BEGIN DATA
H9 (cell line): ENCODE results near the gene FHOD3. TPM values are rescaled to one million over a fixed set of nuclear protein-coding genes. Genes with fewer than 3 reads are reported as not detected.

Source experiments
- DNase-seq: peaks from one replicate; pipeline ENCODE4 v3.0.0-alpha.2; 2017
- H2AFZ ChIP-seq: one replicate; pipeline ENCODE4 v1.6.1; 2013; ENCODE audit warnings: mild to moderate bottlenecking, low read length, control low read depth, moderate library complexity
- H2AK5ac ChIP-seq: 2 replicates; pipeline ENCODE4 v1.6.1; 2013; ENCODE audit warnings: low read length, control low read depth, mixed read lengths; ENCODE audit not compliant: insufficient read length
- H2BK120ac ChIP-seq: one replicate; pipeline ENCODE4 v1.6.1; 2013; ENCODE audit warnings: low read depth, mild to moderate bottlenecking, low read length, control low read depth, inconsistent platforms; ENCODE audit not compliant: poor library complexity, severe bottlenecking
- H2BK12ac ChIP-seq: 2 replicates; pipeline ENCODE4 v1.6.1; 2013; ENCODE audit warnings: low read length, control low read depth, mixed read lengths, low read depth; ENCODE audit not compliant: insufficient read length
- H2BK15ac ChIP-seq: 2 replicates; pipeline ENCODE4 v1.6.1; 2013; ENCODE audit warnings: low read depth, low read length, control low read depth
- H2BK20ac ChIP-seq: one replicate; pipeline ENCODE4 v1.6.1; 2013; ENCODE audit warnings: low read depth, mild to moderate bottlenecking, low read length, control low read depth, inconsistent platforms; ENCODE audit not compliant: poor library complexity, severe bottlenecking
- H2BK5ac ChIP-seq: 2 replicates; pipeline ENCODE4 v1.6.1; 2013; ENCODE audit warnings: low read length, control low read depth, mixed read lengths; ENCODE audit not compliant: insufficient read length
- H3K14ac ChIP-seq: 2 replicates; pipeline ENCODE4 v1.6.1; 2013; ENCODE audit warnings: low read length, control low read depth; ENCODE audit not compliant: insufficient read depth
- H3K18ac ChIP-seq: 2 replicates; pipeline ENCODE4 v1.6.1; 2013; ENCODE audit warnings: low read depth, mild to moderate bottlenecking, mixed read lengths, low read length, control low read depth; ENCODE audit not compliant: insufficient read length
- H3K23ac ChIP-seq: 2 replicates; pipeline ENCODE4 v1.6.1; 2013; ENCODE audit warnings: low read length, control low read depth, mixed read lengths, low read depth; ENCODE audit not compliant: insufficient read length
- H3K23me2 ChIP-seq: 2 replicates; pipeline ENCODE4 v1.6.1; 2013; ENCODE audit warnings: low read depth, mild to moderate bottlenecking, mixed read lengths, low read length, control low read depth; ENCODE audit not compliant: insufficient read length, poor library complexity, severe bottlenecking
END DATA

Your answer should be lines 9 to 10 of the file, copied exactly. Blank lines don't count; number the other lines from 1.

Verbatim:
- H2BK20ac ChIP-seq: one replicate; pipeline ENCODE4 v1.6.1; 2013; ENCODE audit warnings: low read depth, mild to moderate bottlenecking, low read length, control low read depth, inconsistent platforms; ENCODE audit not compliant: poor library complexity, severe bottlenecking
- H2BK5ac ChIP-seq: 2 replicates; pipeline ENCODE4 v1.6.1; 2013; ENCODE audit warnings: low read length, control low read depth, mixed read lengths; ENCODE audit not compliant: insufficient read length